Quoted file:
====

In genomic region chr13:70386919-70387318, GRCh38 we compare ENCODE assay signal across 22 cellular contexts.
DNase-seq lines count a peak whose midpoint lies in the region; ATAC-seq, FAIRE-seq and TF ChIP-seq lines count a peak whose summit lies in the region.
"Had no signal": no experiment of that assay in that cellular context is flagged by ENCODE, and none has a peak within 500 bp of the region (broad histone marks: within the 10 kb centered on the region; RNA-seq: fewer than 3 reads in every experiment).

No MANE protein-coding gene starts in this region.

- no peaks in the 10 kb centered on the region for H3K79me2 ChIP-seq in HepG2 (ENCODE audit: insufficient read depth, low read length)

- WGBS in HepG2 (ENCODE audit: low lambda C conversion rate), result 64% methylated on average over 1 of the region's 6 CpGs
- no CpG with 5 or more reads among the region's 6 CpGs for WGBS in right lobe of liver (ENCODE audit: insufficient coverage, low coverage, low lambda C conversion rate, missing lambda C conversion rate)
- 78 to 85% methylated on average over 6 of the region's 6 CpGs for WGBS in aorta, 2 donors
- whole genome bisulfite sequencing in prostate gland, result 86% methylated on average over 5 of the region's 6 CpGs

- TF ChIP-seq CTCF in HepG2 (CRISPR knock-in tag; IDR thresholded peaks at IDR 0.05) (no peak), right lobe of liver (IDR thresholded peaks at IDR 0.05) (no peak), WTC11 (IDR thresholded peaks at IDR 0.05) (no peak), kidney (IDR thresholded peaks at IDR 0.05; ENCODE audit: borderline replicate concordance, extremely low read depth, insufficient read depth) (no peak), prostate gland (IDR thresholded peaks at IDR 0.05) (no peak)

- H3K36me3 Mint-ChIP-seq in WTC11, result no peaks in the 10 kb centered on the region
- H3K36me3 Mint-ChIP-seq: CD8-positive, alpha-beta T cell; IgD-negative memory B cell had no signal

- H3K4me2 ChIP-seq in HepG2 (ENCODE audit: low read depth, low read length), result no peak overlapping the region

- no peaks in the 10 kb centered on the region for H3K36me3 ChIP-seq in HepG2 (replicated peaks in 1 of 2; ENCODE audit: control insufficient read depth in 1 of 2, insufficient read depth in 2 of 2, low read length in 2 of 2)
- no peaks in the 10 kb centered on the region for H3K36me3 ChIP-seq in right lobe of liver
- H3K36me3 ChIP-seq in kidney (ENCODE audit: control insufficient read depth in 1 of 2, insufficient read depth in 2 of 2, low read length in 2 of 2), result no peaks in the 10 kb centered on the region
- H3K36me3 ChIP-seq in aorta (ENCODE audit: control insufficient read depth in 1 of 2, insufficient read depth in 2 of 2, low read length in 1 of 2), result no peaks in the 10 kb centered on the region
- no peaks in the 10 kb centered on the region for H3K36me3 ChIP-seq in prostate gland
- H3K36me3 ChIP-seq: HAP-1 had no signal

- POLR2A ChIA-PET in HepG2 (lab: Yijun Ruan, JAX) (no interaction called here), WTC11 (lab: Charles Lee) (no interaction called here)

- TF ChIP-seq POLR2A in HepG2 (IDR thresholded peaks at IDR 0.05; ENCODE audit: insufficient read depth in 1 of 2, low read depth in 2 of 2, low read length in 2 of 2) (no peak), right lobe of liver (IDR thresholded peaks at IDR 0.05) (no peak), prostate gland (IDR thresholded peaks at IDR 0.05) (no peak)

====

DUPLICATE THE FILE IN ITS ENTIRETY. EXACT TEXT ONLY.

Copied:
In genomic region chr13:70386919-70387318, GRCh38 we compare ENCODE assay signal across 22 cellular contexts.
DNase-seq lines count a peak whose midpoint lies in the region; ATAC-seq, FAIRE-seq and TF ChIP-seq lines count a peak whose summit lies in the region.
"Had no signal": no experiment of that assay in that cellular context is flagged by ENCODE, and none has a peak within 500 bp of the region (broad histone marks: within the 10 kb centered on the region; RNA-seq: fewer than 3 reads in every experiment).

No MANE protein-coding gene starts in this region.

- no peaks in the 10 kb centered on the region for H3K79me2 ChIP-seq in HepG2 (ENCODE audit: insufficient read depth, low read length)

- WGBS in HepG2 (ENCODE audit: low lambda C conversion rate), result 64% methylated on average over 1 of the region's 6 CpGs
- no CpG with 5 or more reads among the region's 6 CpGs for WGBS in right lobe of liver (ENCODE audit: insufficient coverage, low coverage, low lambda C conversion rate, missing lambda C conversion rate)
- 78 to 85% methylated on average over 6 of the region's 6 CpGs for WGBS in aorta, 2 donors
- whole genome bisulfite sequencing in prostate gland, result 86% methylated on average over 5 of the region's 6 CpGs

- TF ChIP-seq CTCF in HepG2 (CRISPR knock-in tag; IDR thresholded peaks at IDR 0.05) (no peak), right lobe of liver (IDR thresholded peaks at IDR 0.05) (no peak), WTC11 (IDR thresholded peaks at IDR 0.05) (no peak), kidney (IDR thresholded peaks at IDR 0.05; ENCODE audit: borderline replicate concordance, extremely low read depth, insufficient read depth) (no peak), prostate gland (IDR thresholded peaks at IDR 0.05) (no peak)

- H3K36me3 Mint-ChIP-seq in WTC11, result no peaks in the 10 kb centered on the region
- H3K36me3 Mint-ChIP-seq: CD8-positive, alpha-beta T cell; IgD-negative memory B cell had no signal

- H3K4me2 ChIP-seq in HepG2 (ENCODE audit: low read depth, low read length), result no peak overlapping the region

- no peaks in the 10 kb centered on the region for H3K36me3 ChIP-seq in HepG2 (replicated peaks in 1 of 2; ENCODE audit: control insufficient read depth in 1 of 2, insufficient read depth in 2 of 2, low read length in 2 of 2)
- no peaks in the 10 kb centered on the region for H3K36me3 ChIP-seq in right lobe of liver
- H3K36me3 ChIP-seq in kidney (ENCODE audit: control insufficient read depth in 1 of 2, insufficient read depth in 2 of 2, low read length in 2 of 2), result no peaks in the 10 kb centered on the region
- H3K36me3 ChIP-seq in aorta (ENCODE audit: control insufficient read depth in 1 of 2, insufficient read depth in 2 of 2, low read length in 1 of 2), result no peaks in the 10 kb centered on the region
- no peaks in the 10 kb centered on the region for H3K36me3 ChIP-seq in prostate gland
- H3K36me3 ChIP-seq: HAP-1 had no signal

- POLR2A ChIA-PET in HepG2 (lab: Yijun Ruan, JAX) (no interaction called here), WTC11 (lab: Charles Lee) (no interaction called here)

- TF ChIP-seq POLR2A in HepG2 (IDR thresholded peaks at IDR 0.05; ENCODE audit: insufficient read depth in 1 of 2, low read depth in 2 of 2, low read length in 2 of 2) (no peak), right lobe of liver (IDR thresholded peaks at IDR 0.05) (no peak), prostate gland (IDR thresholded peaks at IDR 0.05) (no peak)